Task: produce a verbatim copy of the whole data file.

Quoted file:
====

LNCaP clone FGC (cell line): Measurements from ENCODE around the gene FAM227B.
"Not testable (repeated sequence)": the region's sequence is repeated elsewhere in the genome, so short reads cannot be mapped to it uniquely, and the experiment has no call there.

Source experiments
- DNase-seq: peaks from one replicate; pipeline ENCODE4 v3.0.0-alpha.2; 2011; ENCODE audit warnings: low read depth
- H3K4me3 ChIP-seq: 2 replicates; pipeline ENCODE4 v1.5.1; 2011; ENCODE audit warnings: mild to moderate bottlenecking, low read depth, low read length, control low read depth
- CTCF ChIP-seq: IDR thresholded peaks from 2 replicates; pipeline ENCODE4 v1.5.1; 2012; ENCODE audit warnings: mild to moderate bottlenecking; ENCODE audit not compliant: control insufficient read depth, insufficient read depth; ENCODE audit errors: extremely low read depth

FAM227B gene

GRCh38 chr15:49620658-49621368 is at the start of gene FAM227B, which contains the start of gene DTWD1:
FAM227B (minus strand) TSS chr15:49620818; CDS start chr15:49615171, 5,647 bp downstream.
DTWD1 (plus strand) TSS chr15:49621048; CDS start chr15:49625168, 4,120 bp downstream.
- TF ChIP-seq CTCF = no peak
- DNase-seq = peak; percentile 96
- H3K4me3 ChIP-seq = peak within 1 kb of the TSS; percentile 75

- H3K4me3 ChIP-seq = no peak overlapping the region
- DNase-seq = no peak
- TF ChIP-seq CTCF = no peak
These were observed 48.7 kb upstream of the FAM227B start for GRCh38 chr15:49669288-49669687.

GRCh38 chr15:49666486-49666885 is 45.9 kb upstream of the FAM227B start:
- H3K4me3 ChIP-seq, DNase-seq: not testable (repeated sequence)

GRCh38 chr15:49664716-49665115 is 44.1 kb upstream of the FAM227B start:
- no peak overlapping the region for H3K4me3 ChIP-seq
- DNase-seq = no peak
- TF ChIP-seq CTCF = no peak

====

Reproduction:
LNCaP clone FGC (cell line): Measurements from ENCODE around the gene FAM227B.
"Not testable (repeated sequence)": the region's sequence is repeated elsewhere in the genome, so short reads cannot be mapped to it uniquely, and the experiment has no call there.

Source experiments
- DNase-seq: peaks from one replicate; pipeline ENCODE4 v3.0.0-alpha.2; 2011; ENCODE audit warnings: low read depth
- H3K4me3 ChIP-seq: 2 replicates; pipeline ENCODE4 v1.5.1; 2011; ENCODE audit warnings: mild to moderate bottlenecking, low read depth, low read length, control low read depth
- CTCF ChIP-seq: IDR thresholded peaks from 2 replicates; pipeline ENCODE4 v1.5.1; 2012; ENCODE audit warnings: mild to moderate bottlenecking; ENCODE audit not compliant: control insufficient read depth, insufficient read depth; ENCODE audit errors: extremely low read depth

FAM227B gene

GRCh38 chr15:49620658-49621368 is at the start of gene FAM227B, which contains the start of gene DTWD1:
FAM227B (minus strand) TSS chr15:49620818; CDS start chr15:49615171, 5,647 bp downstream.
DTWD1 (plus strand) TSS chr15:49621048; CDS start chr15:49625168, 4,120 bp downstream.
- TF ChIP-seq CTCF = no peak
- DNase-seq = peak; percentile 96
- H3K4me3 ChIP-seq = peak within 1 kb of the TSS; percentile 75

- H3K4me3 ChIP-seq = no peak overlapping the region
- DNase-seq = no peak
- TF ChIP-seq CTCF = no peak
These were observed 48.7 kb upstream of the FAM227B start for GRCh38 chr15:49669288-49669687.

GRCh38 chr15:49666486-49666885 is 45.9 kb upstream of the FAM227B start:
- H3K4me3 ChIP-seq, DNase-seq: not testable (repeated sequence)

GRCh38 chr15:49664716-49665115 is 44.1 kb upstream of the FAM227B start:
- no peak overlapping the region for H3K4me3 ChIP-seq
- DNase-seq = no peak
- TF ChIP-seq CTCF = no peak